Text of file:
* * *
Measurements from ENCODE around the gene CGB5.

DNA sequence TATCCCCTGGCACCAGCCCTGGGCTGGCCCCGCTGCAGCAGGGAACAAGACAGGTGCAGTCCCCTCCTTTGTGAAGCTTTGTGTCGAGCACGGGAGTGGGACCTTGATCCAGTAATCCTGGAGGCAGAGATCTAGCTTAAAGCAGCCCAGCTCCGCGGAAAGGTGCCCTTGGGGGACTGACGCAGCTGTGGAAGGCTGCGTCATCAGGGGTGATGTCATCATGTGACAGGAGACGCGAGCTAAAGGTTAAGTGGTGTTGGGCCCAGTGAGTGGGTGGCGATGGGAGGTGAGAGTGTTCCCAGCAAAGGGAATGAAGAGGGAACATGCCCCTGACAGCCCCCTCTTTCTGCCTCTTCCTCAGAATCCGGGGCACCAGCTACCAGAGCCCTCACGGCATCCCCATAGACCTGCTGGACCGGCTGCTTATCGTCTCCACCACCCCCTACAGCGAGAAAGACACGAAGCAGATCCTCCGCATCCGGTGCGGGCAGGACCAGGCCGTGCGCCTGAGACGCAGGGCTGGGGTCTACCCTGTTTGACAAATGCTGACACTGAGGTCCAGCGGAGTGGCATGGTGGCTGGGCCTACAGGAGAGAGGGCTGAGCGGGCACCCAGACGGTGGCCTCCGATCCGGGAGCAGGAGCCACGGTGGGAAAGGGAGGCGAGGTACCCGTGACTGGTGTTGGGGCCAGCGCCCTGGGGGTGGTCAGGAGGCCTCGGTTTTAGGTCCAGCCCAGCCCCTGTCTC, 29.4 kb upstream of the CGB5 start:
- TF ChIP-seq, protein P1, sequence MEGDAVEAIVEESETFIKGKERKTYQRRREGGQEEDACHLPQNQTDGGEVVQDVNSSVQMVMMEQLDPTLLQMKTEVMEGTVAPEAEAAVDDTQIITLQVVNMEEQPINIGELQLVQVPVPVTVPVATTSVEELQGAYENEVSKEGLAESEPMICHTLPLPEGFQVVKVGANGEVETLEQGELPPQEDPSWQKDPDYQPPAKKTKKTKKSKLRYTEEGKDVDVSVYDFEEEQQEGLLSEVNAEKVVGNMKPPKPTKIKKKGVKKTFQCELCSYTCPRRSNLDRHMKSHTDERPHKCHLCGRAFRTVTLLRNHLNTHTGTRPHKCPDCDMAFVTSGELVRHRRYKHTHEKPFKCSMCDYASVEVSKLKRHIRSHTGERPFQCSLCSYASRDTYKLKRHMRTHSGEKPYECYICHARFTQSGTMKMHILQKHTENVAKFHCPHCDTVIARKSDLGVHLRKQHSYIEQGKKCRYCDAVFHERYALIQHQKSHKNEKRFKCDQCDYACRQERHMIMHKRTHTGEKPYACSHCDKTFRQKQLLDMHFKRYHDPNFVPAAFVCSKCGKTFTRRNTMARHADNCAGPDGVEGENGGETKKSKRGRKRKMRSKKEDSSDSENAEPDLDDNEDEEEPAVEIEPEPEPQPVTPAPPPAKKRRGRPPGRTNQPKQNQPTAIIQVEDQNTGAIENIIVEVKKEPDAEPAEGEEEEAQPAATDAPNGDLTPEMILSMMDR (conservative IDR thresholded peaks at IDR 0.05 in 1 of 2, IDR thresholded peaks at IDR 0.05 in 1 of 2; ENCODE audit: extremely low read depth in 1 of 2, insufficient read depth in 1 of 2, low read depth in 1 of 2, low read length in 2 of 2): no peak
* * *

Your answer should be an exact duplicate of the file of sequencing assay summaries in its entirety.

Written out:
Measurements from ENCODE around the gene CGB5.

DNA sequence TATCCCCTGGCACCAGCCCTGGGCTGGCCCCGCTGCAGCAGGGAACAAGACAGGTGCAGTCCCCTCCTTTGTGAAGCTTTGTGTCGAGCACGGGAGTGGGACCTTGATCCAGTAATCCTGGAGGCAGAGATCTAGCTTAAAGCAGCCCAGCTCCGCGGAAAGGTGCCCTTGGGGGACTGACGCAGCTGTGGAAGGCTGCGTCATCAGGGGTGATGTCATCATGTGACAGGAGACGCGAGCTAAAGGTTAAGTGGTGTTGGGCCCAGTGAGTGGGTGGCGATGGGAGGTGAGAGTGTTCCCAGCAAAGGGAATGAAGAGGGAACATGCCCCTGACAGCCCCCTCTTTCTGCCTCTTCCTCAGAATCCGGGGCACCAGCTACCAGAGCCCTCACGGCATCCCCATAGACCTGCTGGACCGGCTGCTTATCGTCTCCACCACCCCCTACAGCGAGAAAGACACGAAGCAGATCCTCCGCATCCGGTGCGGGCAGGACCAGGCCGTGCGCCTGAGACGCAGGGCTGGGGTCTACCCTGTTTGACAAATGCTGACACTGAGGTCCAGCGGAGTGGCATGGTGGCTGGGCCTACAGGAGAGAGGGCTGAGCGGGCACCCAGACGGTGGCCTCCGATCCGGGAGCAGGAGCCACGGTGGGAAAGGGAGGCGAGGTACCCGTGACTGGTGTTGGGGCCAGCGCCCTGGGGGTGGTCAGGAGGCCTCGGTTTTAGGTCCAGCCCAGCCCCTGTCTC, 29.4 kb upstream of the CGB5 start:
- TF ChIP-seq, protein P1, sequence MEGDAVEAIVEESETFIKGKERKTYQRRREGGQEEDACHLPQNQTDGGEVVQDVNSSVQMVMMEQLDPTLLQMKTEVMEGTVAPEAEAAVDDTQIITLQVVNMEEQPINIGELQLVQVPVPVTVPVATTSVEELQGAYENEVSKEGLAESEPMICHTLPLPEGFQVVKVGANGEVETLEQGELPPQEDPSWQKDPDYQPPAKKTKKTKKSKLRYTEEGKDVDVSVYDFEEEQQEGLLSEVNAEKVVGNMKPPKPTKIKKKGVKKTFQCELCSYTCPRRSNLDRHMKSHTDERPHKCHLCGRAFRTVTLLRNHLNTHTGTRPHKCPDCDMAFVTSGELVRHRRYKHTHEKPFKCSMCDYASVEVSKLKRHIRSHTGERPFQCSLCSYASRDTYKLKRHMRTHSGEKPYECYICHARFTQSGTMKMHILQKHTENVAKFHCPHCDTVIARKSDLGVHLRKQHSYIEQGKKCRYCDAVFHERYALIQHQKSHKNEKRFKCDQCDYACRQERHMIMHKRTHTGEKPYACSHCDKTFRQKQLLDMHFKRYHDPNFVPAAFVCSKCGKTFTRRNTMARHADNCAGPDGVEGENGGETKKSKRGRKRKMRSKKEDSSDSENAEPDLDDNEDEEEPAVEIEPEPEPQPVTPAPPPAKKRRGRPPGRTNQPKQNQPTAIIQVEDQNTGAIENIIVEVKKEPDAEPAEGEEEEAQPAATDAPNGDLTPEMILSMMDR (conservative IDR thresholded peaks at IDR 0.05 in 1 of 2, IDR thresholded peaks at IDR 0.05 in 1 of 2; ENCODE audit: extremely low read depth in 1 of 2, insufficient read depth in 1 of 2, low read depth in 1 of 2, low read length in 2 of 2): no peak